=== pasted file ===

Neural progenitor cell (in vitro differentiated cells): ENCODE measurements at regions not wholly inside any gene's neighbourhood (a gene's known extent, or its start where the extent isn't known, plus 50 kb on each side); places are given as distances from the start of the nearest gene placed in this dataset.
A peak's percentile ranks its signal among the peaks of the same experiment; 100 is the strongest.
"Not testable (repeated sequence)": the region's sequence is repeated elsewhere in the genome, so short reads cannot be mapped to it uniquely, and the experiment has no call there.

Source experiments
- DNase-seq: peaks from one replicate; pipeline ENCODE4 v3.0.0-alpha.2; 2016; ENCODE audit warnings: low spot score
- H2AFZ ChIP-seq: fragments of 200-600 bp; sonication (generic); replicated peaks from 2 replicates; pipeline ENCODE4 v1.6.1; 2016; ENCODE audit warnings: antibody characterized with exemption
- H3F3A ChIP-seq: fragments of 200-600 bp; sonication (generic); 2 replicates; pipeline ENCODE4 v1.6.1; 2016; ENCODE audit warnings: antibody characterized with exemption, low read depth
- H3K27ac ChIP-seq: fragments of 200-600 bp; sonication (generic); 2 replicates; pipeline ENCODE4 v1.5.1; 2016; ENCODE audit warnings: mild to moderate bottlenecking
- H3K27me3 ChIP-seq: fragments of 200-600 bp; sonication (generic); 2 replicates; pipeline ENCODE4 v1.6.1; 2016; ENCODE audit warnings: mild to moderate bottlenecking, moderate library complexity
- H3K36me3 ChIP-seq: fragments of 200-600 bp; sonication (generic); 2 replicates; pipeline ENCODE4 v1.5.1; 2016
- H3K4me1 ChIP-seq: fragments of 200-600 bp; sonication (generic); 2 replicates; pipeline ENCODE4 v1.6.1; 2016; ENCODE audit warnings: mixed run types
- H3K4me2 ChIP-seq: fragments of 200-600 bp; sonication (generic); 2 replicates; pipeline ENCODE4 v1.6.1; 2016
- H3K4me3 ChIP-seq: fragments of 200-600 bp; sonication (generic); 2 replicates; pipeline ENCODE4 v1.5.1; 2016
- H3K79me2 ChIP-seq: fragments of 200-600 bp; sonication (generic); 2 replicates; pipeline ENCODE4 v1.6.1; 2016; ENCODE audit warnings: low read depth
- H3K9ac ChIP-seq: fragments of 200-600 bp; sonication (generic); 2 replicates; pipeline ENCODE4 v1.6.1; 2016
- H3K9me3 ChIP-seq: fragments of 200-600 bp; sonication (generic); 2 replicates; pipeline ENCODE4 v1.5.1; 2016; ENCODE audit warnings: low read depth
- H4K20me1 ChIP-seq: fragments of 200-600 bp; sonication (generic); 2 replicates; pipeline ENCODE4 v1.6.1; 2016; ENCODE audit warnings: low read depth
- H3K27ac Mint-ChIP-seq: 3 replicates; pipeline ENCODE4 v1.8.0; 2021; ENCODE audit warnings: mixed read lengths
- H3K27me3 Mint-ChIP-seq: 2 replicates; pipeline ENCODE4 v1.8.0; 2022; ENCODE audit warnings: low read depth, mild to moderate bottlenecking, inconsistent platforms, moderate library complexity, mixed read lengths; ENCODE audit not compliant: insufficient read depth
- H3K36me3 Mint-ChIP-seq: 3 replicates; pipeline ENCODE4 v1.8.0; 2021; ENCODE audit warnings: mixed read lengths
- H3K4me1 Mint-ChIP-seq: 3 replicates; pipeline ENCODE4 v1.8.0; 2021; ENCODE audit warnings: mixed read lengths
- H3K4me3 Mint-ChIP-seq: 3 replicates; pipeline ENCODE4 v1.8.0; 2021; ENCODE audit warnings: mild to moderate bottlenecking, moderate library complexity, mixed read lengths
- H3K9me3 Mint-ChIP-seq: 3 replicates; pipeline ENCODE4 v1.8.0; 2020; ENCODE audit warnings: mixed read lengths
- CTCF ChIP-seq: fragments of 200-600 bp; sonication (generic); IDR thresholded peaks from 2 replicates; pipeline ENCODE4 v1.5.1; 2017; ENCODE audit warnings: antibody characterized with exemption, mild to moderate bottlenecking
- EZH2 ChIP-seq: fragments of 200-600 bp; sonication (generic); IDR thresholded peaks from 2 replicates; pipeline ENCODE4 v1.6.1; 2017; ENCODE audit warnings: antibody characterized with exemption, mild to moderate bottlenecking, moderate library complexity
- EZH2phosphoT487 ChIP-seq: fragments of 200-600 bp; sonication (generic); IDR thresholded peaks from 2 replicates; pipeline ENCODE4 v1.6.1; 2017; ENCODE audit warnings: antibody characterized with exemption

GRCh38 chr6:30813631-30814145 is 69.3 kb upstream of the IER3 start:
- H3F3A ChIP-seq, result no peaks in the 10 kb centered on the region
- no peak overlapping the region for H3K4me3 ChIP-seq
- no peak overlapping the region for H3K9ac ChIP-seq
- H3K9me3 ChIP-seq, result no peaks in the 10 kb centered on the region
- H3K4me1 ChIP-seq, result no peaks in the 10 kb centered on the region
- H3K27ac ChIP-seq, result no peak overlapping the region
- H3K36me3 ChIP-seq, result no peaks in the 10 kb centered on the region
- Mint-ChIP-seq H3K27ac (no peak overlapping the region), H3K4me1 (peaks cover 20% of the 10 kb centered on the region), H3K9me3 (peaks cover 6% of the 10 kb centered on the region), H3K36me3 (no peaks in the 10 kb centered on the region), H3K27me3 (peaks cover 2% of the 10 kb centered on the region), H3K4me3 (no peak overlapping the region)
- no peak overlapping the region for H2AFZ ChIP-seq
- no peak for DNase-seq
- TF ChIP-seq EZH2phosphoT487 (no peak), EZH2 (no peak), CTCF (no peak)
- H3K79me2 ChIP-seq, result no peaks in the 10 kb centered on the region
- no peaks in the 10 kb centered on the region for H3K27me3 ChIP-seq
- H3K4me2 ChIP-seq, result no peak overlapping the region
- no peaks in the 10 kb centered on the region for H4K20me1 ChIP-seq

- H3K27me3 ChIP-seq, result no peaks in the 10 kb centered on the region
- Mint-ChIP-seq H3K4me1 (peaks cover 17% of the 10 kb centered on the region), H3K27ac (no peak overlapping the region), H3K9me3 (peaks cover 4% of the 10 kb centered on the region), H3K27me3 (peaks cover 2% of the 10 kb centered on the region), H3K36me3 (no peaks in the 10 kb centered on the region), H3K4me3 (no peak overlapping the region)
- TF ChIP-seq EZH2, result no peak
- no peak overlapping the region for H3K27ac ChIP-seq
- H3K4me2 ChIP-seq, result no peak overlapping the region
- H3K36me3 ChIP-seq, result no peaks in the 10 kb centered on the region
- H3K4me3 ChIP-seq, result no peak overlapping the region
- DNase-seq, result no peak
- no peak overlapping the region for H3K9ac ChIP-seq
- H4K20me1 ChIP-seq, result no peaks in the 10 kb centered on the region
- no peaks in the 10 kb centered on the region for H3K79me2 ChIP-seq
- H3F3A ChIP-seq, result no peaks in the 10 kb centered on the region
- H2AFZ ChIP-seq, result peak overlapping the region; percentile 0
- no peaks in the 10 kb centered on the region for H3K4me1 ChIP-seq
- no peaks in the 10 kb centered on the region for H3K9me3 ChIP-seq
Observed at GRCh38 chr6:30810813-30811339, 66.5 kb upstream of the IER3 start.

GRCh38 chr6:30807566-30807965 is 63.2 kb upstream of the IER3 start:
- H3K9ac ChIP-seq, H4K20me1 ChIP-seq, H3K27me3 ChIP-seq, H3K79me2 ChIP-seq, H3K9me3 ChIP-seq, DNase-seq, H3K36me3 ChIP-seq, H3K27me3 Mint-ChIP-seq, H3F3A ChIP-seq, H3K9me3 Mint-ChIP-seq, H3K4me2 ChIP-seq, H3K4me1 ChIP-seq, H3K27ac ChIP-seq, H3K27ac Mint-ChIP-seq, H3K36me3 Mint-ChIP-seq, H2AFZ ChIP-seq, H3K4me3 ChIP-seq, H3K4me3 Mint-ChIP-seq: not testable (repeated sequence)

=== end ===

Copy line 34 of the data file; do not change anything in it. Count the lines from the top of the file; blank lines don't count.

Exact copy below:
- H3K36me3 ChIP-seq, result no peaks in the 10 kb centered on the region